On February 26 you will play Swell Piece No. 2 by composer James Tenney. The frequency A440 Hertz is central here. What does this tone mean to you, does it evoke something in you or is it a tone like any other?
That’s a very good question, and one that I’m not sure I can answer yet!  Often pieces only seem to find their true meaning after a performance, and with Swell Piece No. 2 I think this might be the case.  A440 is of course our “square one” for pitch, in some sense our modern concept of the scale is built around that tone.  So, psychologically, there is of course this idea of purity, of going back to the beginning, built into the piece.  But the piece also lends itself to a wide variety of interpretation, an incredible amount of freedom, and how this will manifest in the concert on February 26th still remains to be seen.

Richard Ayres composed No. 53 (Trödelmarkt): NONcerto for violin which will premiere at our festival. What is this piece about?
I wanted to turn the idea of virtuosity on its head, and show that there can be other types of virtuosity than just an athletic command of one’s instrument. To show that even the act of listening can ask for a virtuosic approach.  We decided to approach Richard Ayres about the possibility of writing a “NONcerto” for violin.  Richard created the term “NONcerto” (and wrote a series of “NONcerti”). The concept is almost a concerto, but the soloist is a “virtuosic anti-hero”. In other words, Richard also tries to put virtuosity on its head.  Like much of Richard’s music, this “NONcerto” still manages to be quite difficult, but he writes with a sense of humor and clarity which is very unique and fun to approach.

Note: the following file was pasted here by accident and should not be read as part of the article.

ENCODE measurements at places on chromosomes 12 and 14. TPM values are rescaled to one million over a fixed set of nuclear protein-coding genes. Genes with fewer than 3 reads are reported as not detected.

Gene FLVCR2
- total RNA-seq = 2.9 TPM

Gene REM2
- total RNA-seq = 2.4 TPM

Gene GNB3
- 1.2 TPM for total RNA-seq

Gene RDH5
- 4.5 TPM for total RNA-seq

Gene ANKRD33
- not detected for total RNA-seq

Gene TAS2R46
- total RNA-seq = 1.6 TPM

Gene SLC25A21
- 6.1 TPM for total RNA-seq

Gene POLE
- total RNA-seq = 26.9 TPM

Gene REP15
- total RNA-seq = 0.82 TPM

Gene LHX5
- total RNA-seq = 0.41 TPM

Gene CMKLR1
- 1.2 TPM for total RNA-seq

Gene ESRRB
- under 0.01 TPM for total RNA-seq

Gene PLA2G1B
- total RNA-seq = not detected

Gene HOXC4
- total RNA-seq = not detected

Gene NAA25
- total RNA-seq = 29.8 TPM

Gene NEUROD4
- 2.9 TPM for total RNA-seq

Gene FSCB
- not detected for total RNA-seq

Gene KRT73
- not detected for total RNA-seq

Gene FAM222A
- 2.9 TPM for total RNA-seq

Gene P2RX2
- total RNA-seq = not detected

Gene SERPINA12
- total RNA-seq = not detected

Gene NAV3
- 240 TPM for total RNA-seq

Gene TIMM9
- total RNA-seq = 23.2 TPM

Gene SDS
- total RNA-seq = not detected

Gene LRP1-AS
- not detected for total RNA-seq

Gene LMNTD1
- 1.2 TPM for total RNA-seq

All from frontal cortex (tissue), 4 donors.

The term Trödelmarkt (junk market) comes from the sounds which he collected and recorded to make the electronics track for this piece. I often work with composers, and have been lucky to have seen the hidden side of their creative processes over the years.  But this piece has a very personal touch and connection with me: one of the “collected sounds” that Richard uses in the piece is from a recording I made in 2019 on my phone.  I was at the Spui tram stop in Den Haag with my wife and my then-six-month-old daughter Lena, who was starting to discover her voice.  While we were waiting for the tram, Lena started to sing a series of sounds, enjoying and learning what her vocal chords were all about. I made a recording of Lena’s voice which I sent to Richard, in the hopes that he could use it for the piece. The recording has been cut up, edited and manipulated to a point where I can’t recognize where it is anymore, but Richard has assured me that he used it in the electronics track!